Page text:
Book Review - In CHEAP We Trust: The Story of a Misunderstood American Virtue by Lauren Weber

by Xin Lu on 9 September 2009 3 comments

In CHEAP We Trust: The Story of a Misunderstood American Virtue is a book that explores the morality and practicality of being frugal from the beginnings of America to 2009. The author Lauren Weber identifies herself as a cheapskate who learned her behaviors from her extremely cheap economist father. Here are some highlights from the book.

Most of the book is about how thrift evolved in American history. It begins with the moralizing of the Puritans, and ends with the bank failures of 2009. There were several cycles of frugality and consumerism and then thrift finally went out of style some time after World War II. The United States was afraid of another post war recession and encouraged more and more consumption. The trend of keeping up the Joneses did not let up even in times of economic trouble.

The book did not talk too much about the 80s and 90s, but had several chapters about the current state of being cheap in America. It had a chapter about the freegan movement and talked about the current dismal savings rate. I felt that these sections were a bit cursory and could have been expanded.

I liked the parts of the book that explored the cheapskate's psychology. One thing I have not heard of before is the assessment of Freud that anal retentive people tend to be cheap. The author related early potty training and cheapness in a couple instances and I thought that was sort of funny. I was definitely potty trained pretty early since in most of China children are potty trained when they are infants. Is that really why I like to save money? Speaking of China, the book actually has a whole chapter about the cheap stereotypes of the Chinese and the Jews. I thought that was a fairly brilliant and entertaining chapter.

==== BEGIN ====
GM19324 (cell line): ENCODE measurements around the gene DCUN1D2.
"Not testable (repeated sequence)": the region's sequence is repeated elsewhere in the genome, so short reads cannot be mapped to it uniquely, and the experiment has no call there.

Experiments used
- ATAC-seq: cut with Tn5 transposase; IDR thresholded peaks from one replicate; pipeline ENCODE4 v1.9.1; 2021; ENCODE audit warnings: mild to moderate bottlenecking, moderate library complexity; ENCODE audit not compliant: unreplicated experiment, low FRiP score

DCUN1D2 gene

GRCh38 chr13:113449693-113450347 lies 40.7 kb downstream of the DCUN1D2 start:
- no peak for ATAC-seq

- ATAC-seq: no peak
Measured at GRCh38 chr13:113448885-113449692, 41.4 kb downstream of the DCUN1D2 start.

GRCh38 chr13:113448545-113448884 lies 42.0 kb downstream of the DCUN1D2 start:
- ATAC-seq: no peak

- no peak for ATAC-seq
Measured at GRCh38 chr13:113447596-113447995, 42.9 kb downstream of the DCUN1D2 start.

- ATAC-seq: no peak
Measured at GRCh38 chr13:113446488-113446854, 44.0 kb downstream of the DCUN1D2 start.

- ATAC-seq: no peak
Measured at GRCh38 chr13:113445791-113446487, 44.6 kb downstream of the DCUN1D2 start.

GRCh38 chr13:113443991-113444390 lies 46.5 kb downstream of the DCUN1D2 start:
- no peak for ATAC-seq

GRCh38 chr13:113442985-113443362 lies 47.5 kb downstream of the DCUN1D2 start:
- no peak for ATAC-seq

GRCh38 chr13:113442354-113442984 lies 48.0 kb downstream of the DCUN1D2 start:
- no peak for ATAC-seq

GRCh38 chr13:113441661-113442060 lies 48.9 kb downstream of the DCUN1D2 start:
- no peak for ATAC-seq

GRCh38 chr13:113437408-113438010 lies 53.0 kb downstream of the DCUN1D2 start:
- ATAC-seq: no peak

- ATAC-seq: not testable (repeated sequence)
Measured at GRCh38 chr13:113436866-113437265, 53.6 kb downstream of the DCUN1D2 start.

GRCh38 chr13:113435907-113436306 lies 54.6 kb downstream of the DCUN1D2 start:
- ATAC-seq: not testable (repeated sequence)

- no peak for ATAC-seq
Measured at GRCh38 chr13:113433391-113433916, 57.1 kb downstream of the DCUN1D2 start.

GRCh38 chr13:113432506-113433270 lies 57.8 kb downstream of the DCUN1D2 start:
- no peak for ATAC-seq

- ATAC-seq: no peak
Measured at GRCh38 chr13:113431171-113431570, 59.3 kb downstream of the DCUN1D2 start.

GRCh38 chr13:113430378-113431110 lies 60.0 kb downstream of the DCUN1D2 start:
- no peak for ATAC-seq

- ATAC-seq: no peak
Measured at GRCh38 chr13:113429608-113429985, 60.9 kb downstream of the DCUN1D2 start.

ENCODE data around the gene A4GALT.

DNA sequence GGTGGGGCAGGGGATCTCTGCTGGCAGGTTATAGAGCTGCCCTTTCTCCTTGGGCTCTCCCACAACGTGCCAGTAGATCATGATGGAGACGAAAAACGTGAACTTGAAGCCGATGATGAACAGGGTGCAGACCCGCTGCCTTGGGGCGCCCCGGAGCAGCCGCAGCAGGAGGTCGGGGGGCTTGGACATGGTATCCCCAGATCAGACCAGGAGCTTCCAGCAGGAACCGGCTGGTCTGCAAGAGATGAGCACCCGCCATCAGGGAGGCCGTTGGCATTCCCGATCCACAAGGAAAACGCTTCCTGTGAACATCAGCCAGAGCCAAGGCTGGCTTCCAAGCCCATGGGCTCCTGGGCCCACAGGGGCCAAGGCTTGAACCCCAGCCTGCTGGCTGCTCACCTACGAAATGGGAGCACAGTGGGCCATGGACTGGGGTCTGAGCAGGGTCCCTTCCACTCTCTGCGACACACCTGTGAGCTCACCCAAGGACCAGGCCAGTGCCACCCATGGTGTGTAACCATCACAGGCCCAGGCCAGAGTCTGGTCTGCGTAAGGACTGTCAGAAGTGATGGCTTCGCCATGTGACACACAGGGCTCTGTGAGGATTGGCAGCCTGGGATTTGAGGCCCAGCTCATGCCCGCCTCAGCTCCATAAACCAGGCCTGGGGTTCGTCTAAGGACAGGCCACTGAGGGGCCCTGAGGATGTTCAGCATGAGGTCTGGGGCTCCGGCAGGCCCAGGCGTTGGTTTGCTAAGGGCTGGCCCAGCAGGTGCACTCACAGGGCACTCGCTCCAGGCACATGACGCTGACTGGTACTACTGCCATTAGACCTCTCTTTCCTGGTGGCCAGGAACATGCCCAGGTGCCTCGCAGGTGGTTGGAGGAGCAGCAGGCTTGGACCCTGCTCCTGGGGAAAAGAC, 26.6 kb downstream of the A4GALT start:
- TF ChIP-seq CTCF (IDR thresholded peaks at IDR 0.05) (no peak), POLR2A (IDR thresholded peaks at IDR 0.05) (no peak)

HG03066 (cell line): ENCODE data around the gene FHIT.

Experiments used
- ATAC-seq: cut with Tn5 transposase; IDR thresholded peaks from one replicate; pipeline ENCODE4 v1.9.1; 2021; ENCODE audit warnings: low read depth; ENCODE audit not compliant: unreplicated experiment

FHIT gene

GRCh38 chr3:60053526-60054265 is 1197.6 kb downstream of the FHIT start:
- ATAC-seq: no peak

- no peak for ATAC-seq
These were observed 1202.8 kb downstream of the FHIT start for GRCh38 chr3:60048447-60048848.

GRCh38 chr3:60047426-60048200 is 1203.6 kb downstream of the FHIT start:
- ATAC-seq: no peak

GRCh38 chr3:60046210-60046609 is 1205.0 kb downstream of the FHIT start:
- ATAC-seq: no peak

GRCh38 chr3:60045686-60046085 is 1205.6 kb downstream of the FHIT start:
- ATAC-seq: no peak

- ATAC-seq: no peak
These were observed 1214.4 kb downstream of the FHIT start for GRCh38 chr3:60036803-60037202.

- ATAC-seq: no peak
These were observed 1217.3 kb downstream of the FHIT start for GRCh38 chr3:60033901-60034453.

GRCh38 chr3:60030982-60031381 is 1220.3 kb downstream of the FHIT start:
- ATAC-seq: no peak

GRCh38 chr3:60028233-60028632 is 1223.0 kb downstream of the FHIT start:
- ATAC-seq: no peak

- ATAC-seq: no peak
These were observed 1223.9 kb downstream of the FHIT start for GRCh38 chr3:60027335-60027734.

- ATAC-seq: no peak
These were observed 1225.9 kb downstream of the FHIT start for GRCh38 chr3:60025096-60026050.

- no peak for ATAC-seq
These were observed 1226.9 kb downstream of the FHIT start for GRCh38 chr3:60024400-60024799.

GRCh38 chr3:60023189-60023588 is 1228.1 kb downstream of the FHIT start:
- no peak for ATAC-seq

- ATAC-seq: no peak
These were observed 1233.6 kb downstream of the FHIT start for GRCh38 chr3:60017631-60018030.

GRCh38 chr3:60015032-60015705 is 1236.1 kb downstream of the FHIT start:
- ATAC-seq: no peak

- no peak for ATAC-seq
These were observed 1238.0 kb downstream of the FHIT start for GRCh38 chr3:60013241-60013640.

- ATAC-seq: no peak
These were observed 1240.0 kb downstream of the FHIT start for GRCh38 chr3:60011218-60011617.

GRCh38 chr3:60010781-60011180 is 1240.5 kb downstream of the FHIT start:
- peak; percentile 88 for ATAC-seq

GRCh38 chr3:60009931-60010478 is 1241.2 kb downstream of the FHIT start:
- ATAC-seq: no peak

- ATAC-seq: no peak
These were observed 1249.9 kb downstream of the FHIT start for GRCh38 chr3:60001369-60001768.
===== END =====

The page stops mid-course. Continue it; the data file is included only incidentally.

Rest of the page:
The book concluded on the hopeful note that maybe cheapness is here to stay. I am not too sure about that, but today the news reported that consumers have cut their consumer debts by $21.6 billion in July. That is definitely progress. Finally,  I was pleased to see that Wise Bread blogger Jeff Yeager's book The Ultimate Cheapskate's Guide to True Riches was listed as a reference in the book's final chapter titled "Cheap Parting Shots: A Primer on Cheap Living." If you are interested in American history and frugality I would say that this is the perfect book for you. The book's source notes is also a good collection of related books and data. Of course, a true cheapskate would borrow the book from the library.

Disclosure:  this post includes Amazon affiliate links.

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Guest's picture

There's one thing I know for CERTAIN, and that is you can never count out the US consumer to tone down our spending ways. We need US consumers to return to binge spending for corporate earnings to rebound aggressively and justify current stock market valuations.

Temptations are too great not to spend, hence why we wrote "Controlling The Urge To Splurge", a novel way to satiate the irresistible, and not go broke in the process!

Call me an optimist or a cynic, but we're all in this together. Thanks for the review Xin!

Financial Samurai

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Reader

I read in some book or it was a dialogue in some movie - debt is the real power, that is how banks control people. I think the book gives enough reasons for people to live within their means.

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Kayla K

This makes perfect sense! Thrifty families potty train their children early so they can end the expense of diapers. Who thought it could be linked back to Freud?